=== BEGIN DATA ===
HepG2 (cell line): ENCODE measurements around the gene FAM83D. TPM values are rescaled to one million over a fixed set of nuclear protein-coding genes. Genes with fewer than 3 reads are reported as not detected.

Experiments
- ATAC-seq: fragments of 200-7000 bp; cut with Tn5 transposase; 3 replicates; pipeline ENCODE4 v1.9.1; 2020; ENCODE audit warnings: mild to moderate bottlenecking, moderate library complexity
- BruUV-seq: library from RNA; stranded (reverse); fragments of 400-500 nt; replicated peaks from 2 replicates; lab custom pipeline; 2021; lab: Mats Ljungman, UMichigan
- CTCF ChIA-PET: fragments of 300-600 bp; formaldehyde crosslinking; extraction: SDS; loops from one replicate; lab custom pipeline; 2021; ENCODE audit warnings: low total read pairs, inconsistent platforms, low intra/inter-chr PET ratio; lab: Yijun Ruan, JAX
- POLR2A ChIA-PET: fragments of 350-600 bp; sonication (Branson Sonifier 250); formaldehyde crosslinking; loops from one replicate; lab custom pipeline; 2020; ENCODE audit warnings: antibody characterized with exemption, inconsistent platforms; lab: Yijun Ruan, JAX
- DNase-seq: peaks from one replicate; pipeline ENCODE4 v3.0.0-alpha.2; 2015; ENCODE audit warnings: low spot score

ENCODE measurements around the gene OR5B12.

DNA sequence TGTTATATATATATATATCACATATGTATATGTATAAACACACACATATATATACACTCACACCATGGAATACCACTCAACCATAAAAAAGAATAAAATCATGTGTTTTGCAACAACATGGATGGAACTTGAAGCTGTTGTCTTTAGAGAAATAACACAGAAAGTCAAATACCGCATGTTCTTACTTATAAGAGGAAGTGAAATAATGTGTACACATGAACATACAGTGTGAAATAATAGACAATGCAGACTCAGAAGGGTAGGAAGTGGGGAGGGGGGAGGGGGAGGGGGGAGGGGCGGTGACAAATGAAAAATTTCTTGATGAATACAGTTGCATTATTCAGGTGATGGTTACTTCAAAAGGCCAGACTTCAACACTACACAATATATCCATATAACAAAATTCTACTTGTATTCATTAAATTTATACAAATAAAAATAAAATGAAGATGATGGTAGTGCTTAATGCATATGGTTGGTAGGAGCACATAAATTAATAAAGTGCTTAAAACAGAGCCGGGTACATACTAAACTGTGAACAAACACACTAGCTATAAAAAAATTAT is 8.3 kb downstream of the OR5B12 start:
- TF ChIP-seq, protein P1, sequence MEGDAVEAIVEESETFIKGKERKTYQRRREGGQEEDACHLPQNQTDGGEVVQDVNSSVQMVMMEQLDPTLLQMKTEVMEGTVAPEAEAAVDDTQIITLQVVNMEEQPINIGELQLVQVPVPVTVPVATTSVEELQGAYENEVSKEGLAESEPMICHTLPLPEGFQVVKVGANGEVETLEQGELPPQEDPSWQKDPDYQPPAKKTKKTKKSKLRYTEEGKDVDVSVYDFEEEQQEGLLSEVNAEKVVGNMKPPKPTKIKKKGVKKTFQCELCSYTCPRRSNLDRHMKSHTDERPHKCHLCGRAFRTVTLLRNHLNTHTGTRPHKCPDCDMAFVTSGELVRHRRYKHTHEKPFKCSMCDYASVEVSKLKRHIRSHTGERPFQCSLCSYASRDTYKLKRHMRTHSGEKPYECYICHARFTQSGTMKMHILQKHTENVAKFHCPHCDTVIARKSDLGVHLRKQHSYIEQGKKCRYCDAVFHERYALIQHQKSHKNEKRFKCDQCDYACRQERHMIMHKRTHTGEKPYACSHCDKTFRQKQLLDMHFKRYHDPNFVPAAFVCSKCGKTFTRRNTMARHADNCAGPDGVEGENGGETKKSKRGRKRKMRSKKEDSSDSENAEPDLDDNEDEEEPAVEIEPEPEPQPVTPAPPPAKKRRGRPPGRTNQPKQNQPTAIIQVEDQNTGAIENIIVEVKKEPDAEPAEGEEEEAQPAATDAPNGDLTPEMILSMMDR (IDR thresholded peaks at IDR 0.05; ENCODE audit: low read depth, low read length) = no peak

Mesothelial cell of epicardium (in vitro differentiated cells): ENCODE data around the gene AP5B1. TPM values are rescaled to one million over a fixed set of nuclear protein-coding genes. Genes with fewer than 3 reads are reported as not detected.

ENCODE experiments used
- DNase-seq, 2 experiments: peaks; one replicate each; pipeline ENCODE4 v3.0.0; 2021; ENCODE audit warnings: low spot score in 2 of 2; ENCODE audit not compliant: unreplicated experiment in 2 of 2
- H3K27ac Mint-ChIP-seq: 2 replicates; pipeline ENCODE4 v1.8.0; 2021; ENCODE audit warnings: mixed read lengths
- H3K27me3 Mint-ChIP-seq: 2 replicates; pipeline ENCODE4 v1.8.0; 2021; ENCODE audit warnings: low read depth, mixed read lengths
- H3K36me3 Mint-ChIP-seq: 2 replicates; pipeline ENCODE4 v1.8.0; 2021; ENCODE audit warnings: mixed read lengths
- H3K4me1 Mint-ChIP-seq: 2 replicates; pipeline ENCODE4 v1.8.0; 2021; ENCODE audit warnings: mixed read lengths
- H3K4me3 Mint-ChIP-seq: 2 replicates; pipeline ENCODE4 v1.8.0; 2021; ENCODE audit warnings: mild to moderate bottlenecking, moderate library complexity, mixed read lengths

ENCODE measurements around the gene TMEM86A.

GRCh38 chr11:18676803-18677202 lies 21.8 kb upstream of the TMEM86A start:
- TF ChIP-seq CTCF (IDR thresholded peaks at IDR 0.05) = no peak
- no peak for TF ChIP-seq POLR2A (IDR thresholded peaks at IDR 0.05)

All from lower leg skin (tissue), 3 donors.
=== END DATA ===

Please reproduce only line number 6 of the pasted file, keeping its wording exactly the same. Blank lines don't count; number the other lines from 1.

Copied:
- POLR2A ChIA-PET: fragments of 350-600 bp; sonication (Branson Sonifier 250); formaldehyde crosslinking; loops from one replicate; lab custom pipeline; 2020; ENCODE audit warnings: antibody characterized with exemption, inconsistent platforms; lab: Yijun Ruan, JAX